Black iphone on yellow background with a lock symbol on the screen added to Chrome HTTP Strict Transport Security

Security is important. That's why we always want to be sure we are using SSL (https) when connecting to a web application. But, did you know that even when we are connecting to a web application securely, there is still a tiny sliver of vulnerability left? 

This is because even if a website or application enforces https connections, it is still possible to make an http request first. The user may type in http directly, or click on an insecure link. Additionally, if the user only puts in the domain name (as is common), then http will be the default. 

Usually, this request will be redirected when the server receives the request, the browser will remember this, and all will be good... but during that one moment, the communication between the browser and the server is vulnerable. But, when the browser cache is cleared or the user has a fresh install, this gap is opened again.

There are ways to mitigate this - most popularly by adding the redirect at the CDN layer before the request even hits the server. A CDN redirect is very easy, very common, and honestly it is more than enough to cover this gap in all but the most extreme and unlikely instances. But what if there was a way to close this gap completely? What if you could force the redirect before the request left the browser? That would make it impossible to send a server request from the browser without a secure connection at all.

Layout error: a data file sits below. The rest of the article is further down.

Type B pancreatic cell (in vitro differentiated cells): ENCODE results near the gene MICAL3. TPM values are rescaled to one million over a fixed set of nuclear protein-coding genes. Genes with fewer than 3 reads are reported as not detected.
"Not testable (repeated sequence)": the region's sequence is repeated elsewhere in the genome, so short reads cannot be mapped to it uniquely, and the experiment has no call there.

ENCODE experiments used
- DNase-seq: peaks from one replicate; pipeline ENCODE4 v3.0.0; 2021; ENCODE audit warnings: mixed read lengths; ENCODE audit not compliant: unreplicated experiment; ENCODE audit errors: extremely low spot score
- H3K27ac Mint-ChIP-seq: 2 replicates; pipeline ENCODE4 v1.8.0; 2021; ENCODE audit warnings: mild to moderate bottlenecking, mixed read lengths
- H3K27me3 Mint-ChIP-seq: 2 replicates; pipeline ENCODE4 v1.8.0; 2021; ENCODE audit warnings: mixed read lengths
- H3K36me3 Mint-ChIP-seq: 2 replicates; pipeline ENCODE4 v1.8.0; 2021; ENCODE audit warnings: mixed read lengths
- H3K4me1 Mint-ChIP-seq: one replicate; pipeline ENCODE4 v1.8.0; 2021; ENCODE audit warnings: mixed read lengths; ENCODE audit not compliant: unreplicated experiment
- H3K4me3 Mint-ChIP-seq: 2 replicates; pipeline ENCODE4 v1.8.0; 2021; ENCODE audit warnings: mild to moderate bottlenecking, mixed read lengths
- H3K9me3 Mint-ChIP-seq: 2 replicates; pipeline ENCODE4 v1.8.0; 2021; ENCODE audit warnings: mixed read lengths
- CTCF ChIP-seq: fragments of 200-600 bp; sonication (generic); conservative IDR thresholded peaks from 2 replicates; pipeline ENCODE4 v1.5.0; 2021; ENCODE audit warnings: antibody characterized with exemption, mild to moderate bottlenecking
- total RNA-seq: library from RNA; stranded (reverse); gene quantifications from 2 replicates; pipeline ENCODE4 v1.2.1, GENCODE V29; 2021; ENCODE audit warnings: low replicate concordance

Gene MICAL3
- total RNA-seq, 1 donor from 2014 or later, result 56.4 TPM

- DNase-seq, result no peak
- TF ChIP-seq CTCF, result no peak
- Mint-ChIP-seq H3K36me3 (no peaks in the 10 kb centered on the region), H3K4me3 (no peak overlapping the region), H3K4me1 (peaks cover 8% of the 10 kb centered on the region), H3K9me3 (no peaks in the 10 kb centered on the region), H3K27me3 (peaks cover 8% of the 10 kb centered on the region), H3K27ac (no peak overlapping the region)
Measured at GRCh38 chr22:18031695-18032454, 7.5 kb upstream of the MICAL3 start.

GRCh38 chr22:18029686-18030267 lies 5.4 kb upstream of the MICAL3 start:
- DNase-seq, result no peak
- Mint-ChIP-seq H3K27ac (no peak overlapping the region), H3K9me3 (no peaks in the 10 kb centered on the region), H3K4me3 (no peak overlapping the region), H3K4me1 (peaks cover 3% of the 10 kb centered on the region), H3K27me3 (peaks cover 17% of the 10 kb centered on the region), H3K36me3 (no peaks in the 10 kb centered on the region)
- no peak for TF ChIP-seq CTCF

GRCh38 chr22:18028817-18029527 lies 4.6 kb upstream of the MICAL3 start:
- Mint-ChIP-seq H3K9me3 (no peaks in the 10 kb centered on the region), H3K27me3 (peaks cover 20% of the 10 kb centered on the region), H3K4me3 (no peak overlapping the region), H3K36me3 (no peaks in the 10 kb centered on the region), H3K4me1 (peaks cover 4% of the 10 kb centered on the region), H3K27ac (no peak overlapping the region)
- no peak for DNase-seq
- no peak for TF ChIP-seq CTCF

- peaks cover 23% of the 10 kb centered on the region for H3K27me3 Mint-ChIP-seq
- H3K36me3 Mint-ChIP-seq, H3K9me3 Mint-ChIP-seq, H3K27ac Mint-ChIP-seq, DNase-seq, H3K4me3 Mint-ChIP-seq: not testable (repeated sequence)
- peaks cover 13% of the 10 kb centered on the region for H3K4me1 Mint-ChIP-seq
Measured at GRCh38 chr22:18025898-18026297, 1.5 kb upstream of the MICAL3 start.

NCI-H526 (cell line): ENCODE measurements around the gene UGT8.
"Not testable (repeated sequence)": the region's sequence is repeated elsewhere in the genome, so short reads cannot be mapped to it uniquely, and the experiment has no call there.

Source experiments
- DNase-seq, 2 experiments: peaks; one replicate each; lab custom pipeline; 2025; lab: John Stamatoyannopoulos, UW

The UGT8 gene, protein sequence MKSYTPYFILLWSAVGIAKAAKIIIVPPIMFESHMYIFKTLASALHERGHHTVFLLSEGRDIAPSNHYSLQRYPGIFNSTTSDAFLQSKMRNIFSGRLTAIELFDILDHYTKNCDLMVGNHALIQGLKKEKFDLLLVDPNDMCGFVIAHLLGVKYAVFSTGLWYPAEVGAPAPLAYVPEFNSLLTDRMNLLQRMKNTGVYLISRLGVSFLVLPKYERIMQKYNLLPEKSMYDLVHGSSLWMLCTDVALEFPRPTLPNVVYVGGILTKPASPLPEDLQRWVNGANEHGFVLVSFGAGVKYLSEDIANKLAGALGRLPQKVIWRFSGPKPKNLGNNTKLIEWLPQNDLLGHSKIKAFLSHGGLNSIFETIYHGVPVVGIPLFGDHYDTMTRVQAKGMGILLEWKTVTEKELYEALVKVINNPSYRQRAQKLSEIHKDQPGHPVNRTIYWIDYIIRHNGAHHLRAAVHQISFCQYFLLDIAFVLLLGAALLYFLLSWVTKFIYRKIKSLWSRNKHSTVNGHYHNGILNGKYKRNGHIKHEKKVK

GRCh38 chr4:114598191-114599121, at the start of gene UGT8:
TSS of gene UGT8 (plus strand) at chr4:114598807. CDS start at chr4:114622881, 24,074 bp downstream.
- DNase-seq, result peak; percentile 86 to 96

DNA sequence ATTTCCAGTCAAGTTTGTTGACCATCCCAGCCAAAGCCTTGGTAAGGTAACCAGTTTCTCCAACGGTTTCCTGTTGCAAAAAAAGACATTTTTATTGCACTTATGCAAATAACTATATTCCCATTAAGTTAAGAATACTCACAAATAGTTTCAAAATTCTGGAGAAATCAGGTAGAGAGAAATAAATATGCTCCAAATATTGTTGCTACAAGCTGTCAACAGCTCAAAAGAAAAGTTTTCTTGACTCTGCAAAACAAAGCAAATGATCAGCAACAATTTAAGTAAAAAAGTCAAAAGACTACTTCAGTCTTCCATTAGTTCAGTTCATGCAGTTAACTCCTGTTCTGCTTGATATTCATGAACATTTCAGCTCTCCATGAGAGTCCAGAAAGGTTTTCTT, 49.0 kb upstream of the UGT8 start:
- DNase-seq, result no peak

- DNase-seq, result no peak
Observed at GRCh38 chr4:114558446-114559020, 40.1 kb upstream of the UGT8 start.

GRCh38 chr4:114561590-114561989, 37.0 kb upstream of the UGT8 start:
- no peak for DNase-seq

You may not have been aware of this option, but it is possible, and Appsmith has implemented it. This is a brief story about how Appsmith was added to the Chrome HTTP Strict Transport Security list.

What is HTTP Strict Transport Security?

HTTP Strict Transport Security (HSTS) is a web security policy mechanism that helps to protect websites and their users from certain types of attacks, particularly those related to insecure communication over the HTTP protocol. HSTS aims to ensure that web browsers always use a secure connection (HTTPS) to communicate with a website, even if the user enters an HTTP URL or clicks on a link that uses HTTP.

Protip: If you own a site that you would like to see included in the preloaded HSTS list you can submit it at

Here's how HSTS works:

  1. Initial Visit: When a browser visits a website for the first time and the website's server supports HSTS, the server includes an HSTS header in the response. This header informs the browser that it should only access the website over HTTPS for a specific period of time.
  2. Subsequent Visits: During subsequent visits, the browser remembers the HSTS policy for the website. This means that even if the user enters an HTTP URL or clicks on an HTTP link, the browser will automatically convert the request to HTTPS before sending it to the server.
  3. Expiration: The HSTS policy includes a "max-age" directive that specifies how long the browser should remember the policy. Once the max-age time expires, the browser will no longer enforce the HSTS policy for that website.

Why should we care about HSTS?

HSTS provides several security benefits: